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Viva Vivado!

Xilinx Tunes-Up Tools

As we enter what will perhaps become the “long tail” of Moore’s Law, the traditional battlefield for FPGA companies is shifting dramatically. For most of the history of FPGAs, the main strategic goal was to be “first” on each new process node. If you had FPGAs ready to go on the newest, fastest, densest semiconductor process, you had a significant advantage over your competitor. With each new node, the cost dropped, the power efficiency improved, performance took a leap ahead, and functional density doubled. The combination of those advantages was so substantial that almost nothing your competitor could do would offset a one-node advantage.

Today, however, those new nodes are much harder fought, and the rewards are much more modest. No longer are PPC (performance, power, and cost) automatic “wins” just from moving to the new technology. Leakage current, skyrocketing NRE and mask costs, complex design constraints, and other challenges have forced FPGA companies to make hard compromises among these critical components of semiconductor goodness. Both Xilinx and Altera now have split lines – where “current” devices are not all made on the same process node, and differentiating FPGA product offerings based on process alone has become a losing proposition.

In this new era, other factors are differentiating FPGA companies. Design teams are choosing devices based on available IP, reference designs, specific configurations of hard IP blocks, development boards, packages, and – perhaps most important of all – TOOLS. Design tools are at the heart of every FPGA-based project, and the quality, reliability, ease-of-use, and performance of design tools can literally make or break a project.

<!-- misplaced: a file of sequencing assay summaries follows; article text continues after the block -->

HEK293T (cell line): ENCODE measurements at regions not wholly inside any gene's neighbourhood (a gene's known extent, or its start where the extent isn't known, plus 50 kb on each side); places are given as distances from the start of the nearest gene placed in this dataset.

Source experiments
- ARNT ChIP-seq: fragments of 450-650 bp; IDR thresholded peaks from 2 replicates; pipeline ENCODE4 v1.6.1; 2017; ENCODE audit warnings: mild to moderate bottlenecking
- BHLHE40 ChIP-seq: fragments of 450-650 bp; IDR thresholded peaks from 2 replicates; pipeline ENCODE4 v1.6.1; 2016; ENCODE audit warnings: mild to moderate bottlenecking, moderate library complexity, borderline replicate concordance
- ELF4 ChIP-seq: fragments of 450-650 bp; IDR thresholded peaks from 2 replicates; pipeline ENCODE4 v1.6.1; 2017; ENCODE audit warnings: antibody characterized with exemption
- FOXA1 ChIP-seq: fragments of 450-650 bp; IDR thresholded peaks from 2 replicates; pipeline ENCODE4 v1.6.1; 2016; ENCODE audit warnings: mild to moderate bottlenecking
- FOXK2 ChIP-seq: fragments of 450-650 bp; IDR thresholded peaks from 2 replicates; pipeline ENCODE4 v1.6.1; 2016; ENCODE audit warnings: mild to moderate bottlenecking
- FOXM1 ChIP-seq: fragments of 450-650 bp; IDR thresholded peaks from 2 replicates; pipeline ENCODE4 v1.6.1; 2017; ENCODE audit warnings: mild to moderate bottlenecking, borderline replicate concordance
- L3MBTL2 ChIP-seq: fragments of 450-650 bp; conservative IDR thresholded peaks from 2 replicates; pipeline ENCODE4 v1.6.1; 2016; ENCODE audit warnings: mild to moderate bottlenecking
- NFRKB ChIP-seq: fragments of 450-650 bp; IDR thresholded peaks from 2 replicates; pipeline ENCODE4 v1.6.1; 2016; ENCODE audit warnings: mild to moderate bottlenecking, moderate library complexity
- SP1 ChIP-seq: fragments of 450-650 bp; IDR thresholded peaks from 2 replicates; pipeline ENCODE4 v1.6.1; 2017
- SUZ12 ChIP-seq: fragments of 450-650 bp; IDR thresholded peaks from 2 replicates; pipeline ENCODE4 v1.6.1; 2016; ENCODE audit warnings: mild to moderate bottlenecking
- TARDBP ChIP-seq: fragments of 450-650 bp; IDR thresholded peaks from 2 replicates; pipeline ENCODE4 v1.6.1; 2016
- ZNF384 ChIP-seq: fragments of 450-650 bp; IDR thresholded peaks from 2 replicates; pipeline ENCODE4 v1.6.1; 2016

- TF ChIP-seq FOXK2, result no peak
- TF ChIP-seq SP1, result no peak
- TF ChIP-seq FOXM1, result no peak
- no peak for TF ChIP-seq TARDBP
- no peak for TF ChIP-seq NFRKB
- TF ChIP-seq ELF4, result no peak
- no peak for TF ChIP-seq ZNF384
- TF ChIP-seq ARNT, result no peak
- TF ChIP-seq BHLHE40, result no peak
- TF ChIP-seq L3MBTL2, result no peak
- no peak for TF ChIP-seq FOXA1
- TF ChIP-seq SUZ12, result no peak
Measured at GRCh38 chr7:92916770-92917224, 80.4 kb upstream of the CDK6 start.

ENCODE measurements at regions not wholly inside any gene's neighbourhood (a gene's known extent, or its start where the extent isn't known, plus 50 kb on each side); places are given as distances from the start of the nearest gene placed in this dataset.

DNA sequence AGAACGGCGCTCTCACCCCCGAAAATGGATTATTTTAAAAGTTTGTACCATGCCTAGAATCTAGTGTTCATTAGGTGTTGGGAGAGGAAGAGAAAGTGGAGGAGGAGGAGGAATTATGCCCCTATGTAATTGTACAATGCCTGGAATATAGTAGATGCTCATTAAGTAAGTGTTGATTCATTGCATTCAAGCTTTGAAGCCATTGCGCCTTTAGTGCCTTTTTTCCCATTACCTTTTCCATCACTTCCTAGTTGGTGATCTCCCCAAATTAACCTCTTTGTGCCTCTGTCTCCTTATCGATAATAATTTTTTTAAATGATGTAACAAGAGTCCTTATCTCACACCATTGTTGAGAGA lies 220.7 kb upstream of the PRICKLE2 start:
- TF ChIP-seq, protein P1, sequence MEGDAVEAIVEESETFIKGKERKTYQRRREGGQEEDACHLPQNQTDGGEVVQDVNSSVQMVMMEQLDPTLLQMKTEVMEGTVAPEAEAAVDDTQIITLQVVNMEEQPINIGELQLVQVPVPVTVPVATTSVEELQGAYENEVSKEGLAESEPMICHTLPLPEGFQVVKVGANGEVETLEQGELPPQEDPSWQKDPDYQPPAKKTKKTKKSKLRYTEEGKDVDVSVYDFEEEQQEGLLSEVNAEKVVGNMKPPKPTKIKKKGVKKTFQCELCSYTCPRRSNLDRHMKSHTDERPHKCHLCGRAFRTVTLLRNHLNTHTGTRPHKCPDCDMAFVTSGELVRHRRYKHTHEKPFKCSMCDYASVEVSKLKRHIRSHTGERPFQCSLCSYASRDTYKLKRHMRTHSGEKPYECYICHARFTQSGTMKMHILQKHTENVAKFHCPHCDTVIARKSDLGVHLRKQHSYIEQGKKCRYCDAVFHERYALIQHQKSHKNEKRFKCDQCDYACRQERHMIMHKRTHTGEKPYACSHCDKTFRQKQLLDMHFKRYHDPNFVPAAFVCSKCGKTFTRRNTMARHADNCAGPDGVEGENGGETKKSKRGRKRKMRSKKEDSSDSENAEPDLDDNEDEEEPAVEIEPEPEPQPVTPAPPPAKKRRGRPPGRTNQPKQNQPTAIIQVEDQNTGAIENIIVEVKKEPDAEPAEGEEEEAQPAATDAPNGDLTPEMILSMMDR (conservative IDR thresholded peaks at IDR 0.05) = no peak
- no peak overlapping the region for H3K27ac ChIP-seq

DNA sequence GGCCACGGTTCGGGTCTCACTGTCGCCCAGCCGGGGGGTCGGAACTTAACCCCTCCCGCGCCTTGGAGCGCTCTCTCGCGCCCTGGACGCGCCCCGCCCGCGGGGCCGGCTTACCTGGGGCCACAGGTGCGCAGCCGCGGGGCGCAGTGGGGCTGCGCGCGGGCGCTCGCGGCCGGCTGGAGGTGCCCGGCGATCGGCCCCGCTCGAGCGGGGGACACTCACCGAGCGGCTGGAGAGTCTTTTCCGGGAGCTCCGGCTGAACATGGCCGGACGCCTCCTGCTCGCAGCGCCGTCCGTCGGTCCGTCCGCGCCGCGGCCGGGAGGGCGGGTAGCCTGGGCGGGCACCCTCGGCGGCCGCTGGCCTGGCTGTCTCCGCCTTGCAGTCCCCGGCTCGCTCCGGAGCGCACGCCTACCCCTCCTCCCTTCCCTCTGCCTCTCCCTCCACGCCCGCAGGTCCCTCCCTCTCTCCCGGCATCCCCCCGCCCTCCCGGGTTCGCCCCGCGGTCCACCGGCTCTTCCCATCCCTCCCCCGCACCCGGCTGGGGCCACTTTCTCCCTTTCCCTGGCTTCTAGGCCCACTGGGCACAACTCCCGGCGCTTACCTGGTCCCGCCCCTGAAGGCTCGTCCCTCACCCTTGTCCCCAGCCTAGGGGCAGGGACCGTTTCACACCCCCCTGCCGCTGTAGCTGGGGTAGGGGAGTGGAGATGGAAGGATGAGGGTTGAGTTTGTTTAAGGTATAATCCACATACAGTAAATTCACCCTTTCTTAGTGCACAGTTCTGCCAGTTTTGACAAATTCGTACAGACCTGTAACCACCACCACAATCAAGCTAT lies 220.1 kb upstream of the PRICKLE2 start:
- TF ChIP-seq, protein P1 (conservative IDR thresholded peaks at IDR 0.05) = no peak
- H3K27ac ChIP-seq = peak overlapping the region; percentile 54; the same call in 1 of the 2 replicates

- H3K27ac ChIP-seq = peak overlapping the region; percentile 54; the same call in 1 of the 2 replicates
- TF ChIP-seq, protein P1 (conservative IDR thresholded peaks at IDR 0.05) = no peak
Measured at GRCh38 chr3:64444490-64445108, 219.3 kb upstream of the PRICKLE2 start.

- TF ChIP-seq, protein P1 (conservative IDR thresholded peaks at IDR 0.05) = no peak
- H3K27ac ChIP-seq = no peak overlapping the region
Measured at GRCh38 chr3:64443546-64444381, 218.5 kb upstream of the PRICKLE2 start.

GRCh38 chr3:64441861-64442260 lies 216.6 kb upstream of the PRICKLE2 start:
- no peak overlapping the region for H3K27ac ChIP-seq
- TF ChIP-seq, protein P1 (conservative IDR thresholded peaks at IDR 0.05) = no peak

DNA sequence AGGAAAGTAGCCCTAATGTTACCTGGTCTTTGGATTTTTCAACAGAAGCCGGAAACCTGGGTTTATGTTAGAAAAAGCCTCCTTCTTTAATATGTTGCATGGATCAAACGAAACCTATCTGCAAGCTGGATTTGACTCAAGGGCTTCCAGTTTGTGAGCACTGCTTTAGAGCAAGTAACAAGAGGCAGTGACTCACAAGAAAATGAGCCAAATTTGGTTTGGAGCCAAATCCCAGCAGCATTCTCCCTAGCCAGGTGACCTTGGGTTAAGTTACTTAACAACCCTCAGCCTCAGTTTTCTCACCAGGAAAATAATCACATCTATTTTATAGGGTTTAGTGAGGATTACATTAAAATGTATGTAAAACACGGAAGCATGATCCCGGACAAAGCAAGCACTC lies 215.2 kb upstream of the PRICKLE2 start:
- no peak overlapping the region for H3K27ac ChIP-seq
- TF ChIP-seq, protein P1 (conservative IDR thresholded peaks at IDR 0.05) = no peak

Xilinx and Altera, the two big FPGA competitors, have dueled with their tool offerings for years, with some high-stakes, big-drama history to show for it. Altera nearly sank the company just over a decade ago with a disastrous first release of their Quartus tools. The company retrenched and came roaring back, however, and Quartus II – the successor to the ill-fated Quartus – has been giving Xilinx’s aging “ISE” tool suite trouble for years.

Now, however, Xilinx is working to turn the tables with their Vivado tool suite – a ground-up rewrite that took advantage of ASIC-strength technology and modern software development methodologies. Vivado has proven itself quite nicely during its first couple of years, and it’s now beginning to hit its stride as a mature, highly capable design environment.

Now, with the 2014.1 release of Vivado, the company is putting the icing on the cake with a worthwhile bundle of new capabilities. In this latest release, Xilinx has made several “nice to have” improvements – and the first one you’ll notice is an easier, smoother, faster installation flow. Simplified management of installed modules, smaller install images, and an easier installation process are likely to eliminate some of the confusion and frustration up-front.